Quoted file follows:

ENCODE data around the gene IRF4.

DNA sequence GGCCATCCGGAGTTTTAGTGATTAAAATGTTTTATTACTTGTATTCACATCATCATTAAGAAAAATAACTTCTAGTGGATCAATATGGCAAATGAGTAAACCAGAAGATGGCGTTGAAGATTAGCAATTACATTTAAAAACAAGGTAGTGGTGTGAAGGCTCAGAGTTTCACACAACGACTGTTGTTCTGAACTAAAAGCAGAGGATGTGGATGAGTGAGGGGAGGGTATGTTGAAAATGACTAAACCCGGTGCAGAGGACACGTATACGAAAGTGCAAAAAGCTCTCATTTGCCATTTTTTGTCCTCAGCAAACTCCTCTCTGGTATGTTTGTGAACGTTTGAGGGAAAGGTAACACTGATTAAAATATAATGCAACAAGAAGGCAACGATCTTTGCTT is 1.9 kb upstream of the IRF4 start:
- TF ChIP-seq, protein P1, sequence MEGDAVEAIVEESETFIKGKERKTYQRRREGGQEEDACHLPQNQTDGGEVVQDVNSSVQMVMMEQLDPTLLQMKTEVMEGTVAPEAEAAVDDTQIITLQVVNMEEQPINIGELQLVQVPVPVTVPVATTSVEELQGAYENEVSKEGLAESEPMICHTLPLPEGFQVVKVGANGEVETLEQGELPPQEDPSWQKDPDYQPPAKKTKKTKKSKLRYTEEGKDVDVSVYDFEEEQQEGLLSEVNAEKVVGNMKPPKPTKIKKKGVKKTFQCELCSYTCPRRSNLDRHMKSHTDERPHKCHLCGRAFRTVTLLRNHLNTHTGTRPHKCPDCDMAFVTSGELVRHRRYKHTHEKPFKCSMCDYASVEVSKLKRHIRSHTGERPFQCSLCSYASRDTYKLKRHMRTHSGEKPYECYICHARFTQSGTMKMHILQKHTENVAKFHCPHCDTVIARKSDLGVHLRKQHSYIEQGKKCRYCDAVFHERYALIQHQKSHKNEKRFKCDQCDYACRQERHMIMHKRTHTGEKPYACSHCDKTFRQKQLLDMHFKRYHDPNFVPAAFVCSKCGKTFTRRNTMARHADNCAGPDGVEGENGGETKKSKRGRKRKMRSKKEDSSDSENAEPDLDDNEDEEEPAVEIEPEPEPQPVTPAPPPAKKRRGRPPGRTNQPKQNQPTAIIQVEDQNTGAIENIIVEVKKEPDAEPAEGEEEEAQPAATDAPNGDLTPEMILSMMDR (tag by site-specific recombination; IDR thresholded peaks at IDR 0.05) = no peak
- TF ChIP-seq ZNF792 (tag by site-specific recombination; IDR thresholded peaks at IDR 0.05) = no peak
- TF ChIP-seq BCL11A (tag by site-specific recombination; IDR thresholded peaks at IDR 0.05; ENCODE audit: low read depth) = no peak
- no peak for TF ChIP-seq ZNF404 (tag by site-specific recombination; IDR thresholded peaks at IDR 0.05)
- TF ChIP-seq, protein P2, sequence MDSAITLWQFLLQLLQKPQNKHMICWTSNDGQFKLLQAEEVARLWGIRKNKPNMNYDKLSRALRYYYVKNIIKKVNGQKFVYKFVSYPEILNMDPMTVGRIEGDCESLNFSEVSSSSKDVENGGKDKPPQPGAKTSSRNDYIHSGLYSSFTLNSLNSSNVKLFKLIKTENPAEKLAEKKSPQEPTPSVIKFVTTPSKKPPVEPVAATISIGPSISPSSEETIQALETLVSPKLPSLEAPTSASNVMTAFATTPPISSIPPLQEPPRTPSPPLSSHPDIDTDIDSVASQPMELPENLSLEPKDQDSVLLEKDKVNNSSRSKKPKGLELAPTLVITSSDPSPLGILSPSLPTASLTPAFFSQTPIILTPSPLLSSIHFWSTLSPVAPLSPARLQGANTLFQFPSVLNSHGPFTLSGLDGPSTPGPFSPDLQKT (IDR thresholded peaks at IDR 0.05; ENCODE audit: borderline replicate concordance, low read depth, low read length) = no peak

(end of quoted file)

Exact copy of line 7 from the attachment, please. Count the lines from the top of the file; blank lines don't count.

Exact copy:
- TF ChIP-seq, protein P2, sequence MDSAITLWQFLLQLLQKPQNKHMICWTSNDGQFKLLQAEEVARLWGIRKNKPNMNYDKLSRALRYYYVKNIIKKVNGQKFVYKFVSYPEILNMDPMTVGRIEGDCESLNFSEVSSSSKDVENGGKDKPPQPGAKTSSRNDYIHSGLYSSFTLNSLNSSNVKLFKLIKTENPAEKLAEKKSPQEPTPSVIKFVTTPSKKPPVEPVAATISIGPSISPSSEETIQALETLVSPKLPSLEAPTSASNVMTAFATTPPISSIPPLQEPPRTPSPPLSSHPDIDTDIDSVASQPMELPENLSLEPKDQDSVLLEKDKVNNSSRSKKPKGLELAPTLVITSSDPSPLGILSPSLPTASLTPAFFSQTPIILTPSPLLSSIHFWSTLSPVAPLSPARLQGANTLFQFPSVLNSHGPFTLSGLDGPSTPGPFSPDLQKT (IDR thresholded peaks at IDR 0.05; ENCODE audit: borderline replicate concordance, low read depth, low read length) = no peak